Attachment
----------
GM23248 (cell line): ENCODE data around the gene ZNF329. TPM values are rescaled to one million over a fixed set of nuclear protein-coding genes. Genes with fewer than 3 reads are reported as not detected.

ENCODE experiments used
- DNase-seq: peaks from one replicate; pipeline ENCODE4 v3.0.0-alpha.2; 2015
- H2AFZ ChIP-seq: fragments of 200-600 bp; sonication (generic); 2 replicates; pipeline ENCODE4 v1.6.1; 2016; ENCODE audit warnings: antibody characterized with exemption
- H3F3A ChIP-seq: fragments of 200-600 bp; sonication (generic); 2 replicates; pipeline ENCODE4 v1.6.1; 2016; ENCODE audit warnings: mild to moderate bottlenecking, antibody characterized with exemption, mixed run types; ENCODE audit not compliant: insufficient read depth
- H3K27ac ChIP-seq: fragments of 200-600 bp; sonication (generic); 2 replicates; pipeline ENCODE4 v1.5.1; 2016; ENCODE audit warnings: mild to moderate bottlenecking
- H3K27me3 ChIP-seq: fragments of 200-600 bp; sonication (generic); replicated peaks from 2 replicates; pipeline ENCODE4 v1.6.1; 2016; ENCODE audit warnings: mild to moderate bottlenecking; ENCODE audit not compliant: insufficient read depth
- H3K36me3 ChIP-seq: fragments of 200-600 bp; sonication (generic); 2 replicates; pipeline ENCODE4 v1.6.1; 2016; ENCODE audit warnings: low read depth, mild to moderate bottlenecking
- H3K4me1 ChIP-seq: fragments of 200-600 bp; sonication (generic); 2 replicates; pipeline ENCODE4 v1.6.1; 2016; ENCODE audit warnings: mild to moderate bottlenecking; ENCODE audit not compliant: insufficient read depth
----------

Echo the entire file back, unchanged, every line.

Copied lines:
GM23248 (cell line): ENCODE data around the gene ZNF329. TPM values are rescaled to one million over a fixed set of nuclear protein-coding genes. Genes with fewer than 3 reads are reported as not detected.

ENCODE experiments used
- DNase-seq: peaks from one replicate; pipeline ENCODE4 v3.0.0-alpha.2; 2015
- H2AFZ ChIP-seq: fragments of 200-600 bp; sonication (generic); 2 replicates; pipeline ENCODE4 v1.6.1; 2016; ENCODE audit warnings: antibody characterized with exemption
- H3F3A ChIP-seq: fragments of 200-600 bp; sonication (generic); 2 replicates; pipeline ENCODE4 v1.6.1; 2016; ENCODE audit warnings: mild to moderate bottlenecking, antibody characterized with exemption, mixed run types; ENCODE audit not compliant: insufficient read depth
- H3K27ac ChIP-seq: fragments of 200-600 bp; sonication (generic); 2 replicates; pipeline ENCODE4 v1.5.1; 2016; ENCODE audit warnings: mild to moderate bottlenecking
- H3K27me3 ChIP-seq: fragments of 200-600 bp; sonication (generic); replicated peaks from 2 replicates; pipeline ENCODE4 v1.6.1; 2016; ENCODE audit warnings: mild to moderate bottlenecking; ENCODE audit not compliant: insufficient read depth
- H3K36me3 ChIP-seq: fragments of 200-600 bp; sonication (generic); 2 replicates; pipeline ENCODE4 v1.6.1; 2016; ENCODE audit warnings: low read depth, mild to moderate bottlenecking
- H3K4me1 ChIP-seq: fragments of 200-600 bp; sonication (generic); 2 replicates; pipeline ENCODE4 v1.6.1; 2016; ENCODE audit warnings: mild to moderate bottlenecking; ENCODE audit not compliant: insufficient read depth